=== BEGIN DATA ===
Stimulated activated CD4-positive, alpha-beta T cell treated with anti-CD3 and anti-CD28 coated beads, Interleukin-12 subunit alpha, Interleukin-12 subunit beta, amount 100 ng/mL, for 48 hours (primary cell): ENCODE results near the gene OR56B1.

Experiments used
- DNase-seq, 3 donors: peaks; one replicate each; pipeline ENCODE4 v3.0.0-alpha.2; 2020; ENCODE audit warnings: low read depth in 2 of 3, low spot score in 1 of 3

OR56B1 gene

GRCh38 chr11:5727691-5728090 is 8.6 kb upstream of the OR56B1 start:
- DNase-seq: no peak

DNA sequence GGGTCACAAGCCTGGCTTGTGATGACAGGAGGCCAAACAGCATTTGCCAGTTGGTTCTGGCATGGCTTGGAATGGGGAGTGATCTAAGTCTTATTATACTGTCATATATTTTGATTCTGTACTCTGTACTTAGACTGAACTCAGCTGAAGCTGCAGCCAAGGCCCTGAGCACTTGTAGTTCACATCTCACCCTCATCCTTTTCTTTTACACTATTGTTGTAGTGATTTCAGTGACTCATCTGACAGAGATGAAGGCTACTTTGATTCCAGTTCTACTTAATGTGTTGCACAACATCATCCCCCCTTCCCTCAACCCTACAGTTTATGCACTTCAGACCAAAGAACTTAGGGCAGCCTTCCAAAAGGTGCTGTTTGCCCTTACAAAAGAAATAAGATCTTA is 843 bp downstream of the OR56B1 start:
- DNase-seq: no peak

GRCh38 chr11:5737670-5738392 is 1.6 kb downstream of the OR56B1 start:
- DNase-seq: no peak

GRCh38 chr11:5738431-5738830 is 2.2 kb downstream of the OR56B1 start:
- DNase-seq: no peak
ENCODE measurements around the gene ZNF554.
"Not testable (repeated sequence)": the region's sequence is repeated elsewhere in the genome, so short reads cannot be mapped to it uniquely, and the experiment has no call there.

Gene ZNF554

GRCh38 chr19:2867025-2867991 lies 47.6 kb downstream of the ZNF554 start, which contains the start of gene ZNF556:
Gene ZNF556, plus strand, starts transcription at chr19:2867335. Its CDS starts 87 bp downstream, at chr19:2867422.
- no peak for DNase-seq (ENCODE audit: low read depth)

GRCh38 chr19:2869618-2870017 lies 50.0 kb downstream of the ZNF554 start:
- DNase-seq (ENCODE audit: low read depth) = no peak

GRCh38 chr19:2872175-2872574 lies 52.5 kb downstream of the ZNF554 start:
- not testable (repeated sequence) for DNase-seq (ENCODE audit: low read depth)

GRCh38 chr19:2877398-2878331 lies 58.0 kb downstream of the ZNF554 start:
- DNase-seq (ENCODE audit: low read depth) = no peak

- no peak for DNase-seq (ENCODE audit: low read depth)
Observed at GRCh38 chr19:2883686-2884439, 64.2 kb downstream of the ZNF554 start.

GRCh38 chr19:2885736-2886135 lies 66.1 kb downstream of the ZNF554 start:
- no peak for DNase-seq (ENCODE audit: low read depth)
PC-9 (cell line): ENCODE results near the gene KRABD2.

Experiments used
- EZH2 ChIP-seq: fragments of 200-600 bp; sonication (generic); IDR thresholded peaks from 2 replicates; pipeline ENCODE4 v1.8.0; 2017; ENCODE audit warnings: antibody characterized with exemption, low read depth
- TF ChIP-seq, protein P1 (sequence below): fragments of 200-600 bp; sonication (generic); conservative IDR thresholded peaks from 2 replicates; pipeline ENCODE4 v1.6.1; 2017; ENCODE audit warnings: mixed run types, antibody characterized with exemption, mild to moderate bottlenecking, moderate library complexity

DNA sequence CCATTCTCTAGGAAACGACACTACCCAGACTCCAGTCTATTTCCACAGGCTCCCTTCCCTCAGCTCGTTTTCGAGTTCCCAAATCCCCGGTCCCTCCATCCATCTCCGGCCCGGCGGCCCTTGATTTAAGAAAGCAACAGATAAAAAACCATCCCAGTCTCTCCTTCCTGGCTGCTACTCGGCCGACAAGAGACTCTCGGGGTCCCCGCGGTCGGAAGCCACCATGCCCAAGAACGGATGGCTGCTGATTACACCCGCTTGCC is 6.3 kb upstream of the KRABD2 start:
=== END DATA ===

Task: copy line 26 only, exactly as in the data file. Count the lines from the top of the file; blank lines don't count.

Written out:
Observed at GRCh38 chr19:2883686-2884439, 64.2 kb downstream of the ZNF554 start.